That week seemed to fly by, but looking back, it was really productive. I was able to get a lot of work done in the lab, and saw some fantastic specimens for the first time. I forgot to add an update on my work in town last time, so there will be a bit more here. It fits well because unfortunately we were rained out for most of our short time at Bugiin Tsav.
On August 23rd, the Kamaz (a huge, Russian, 6-wheel drive truck) came to pick up the jackets we made from the dream quarry in Guriliin Tsav. We had a lunch in camp, and then packed up and moved 30 minutes away to Bugiin Tsav. Bugiin Tsav is kind of like the ‘big brother’ of Guriliin Tsav, and it’s truly a wonderland for fossils. Some of the best finds from the Gobi have come from this locality, including a baby Tarbosaurus, the unusual dromaeosaur Adasaurus, and a skeleton of Deinocheirus that helped to clarify just what this weirdo looked like.
We arrived mid-afternoon, and I was immediately struck by how BIG Bugiin Tsav is. Scouting on Google Maps did not do the site justice. We drove to the southern end of the exposures, where a crew from Okayama University of Science was camped. We just happened to arrive on the last day for most of their crew, so we had a joint dinner and partied until the wee hours of the night. The next morning, most of their crew left, and the remainder joined our expedition.
Bugiin Tsav has produced dozens of incredible oviraptorid specimens, but one in particular is more interesting for me: Nomingia gobiensis. This is an enigmatic oviraptorosaur known solely from the dorsal vertebrae, the pelvis, part of the hindlimb, and a complete tail–tipped with the first pygostyle known in a dinosaur. Despite the importance of the specimen, there are some issues with its relationships to other oviraptorosaurs. When it was initially described, Barsbold et al. (2000) figured that it was probably a caenagnathid, but very little was known about caenagnathids at that point. Then, when Lamanna et al. (2014) described Anzu wyliei, their phylogeny had a surprise: Nomingia came out as an oviraptorid, rather than a caenagnathid. I addressed this issue more in our 2018 paper in the Nemegt Special Issue, but I wanted to visit the quarry and see if any more material had eroded out.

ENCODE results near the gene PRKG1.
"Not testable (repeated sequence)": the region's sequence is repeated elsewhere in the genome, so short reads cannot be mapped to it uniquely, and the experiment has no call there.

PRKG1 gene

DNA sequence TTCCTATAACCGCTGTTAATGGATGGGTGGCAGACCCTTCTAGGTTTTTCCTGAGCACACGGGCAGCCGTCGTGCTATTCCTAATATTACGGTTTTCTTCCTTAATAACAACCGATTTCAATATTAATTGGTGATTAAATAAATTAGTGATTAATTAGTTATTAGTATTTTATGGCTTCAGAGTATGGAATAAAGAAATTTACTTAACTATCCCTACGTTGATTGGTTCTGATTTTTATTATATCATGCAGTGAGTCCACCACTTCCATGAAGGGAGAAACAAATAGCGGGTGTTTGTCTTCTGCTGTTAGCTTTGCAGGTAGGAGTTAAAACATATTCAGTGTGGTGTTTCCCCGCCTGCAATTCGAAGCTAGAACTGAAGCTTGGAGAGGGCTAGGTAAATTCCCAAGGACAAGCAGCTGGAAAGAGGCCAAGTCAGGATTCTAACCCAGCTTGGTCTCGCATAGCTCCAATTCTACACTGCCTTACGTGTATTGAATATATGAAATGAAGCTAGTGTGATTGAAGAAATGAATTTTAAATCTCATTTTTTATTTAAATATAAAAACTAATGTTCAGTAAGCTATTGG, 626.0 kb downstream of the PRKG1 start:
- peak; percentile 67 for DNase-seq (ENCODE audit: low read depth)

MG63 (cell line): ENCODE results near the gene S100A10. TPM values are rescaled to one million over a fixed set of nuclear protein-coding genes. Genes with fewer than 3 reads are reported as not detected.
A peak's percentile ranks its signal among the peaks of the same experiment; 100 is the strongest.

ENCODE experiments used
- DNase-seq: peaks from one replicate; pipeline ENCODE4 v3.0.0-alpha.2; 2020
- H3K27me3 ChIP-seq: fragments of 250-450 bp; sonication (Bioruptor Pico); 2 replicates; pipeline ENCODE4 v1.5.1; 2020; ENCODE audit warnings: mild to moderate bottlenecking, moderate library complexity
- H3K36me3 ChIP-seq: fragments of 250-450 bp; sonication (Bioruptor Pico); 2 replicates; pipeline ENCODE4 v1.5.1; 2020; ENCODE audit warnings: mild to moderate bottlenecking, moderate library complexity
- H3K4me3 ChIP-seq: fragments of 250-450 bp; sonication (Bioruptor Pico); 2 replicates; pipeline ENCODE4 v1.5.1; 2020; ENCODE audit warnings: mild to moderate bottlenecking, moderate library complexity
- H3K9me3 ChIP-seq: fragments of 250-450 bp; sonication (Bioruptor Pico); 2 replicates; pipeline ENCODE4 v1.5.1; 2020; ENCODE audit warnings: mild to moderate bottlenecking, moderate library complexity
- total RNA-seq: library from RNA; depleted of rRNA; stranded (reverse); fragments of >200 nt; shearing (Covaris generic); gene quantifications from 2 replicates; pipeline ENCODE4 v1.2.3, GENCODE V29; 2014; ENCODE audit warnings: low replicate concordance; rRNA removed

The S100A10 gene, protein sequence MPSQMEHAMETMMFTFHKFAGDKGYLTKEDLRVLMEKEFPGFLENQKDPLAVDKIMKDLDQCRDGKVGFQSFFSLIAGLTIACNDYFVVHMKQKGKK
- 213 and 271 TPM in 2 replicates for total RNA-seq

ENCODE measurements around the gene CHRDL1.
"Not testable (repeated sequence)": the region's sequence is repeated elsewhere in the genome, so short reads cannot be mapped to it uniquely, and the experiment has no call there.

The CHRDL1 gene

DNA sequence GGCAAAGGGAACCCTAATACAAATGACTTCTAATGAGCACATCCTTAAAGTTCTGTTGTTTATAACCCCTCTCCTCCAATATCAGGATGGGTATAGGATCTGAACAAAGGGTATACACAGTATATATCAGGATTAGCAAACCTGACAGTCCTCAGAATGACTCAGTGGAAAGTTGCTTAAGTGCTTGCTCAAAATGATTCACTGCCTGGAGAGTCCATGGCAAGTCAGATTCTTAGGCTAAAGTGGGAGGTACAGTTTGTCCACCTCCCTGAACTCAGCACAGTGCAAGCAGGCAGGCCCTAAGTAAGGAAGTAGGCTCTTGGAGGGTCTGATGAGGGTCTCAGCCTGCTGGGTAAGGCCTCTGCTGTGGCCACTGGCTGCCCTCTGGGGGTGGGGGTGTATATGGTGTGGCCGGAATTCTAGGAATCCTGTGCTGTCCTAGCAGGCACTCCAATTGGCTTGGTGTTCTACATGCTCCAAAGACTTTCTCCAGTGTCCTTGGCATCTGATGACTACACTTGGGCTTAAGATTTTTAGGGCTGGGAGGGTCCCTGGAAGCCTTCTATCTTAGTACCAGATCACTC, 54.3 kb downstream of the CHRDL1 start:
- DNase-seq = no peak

I didn’t find anything from the Nomingia site, but a couple metres away I found some other theropod bones. Most of the material had eroded down the hill, and it seemed mismatched for size–there were probably two different taxa in a mixed-faunal bonebed. I collected a beautifully-preserved femur and a nice claw, both of which are probably from a dromaeosaur.
Unfortunately, we were rained out the rest of the day. It cleared up in the evening and we had a beautiful rainbow, but we weren’t able to do too much in Bugiin Tsav. The next day we packed up and went back to Nemegt.
Back at the lab…
I’ve been working the past two weeks on finishing up a couple projects, and, against my better judgement, maybe starting a few as well. I’ve been looking at two main specimens, MPC-D 102/11, and MPC-D 102/12. These are two specimens that belong to a new species of oviraptorid. Unfortunately, MPC-D 102/11 and another specimen are poached, so we don’t know where exactly they’re from. I was able to collect the last bits of data I need before I can publish the study, which we’re hoping to do soon. This included some thin sections, which help to show that these individuals represent an ontogenetic series: MPC-D 102/11 is just over one year old, MPC-D 102/12 is a 5+-year old adult.
I also had the opportunity to look at some oviraptorid embryos collected from Bugiin Tsav that have been previously described. I think I may be able to eke a little bit more information from them, specifically which taxon they represent. This would let us better understand growth in oviraptorids and see what changes we can expect as the animals grow up.
I also started preparing part of the dream quarry material, and it’s amazingly preserved. More to come soon, I hope… but again, here’s a flythrough of Bugiin Tsav instead.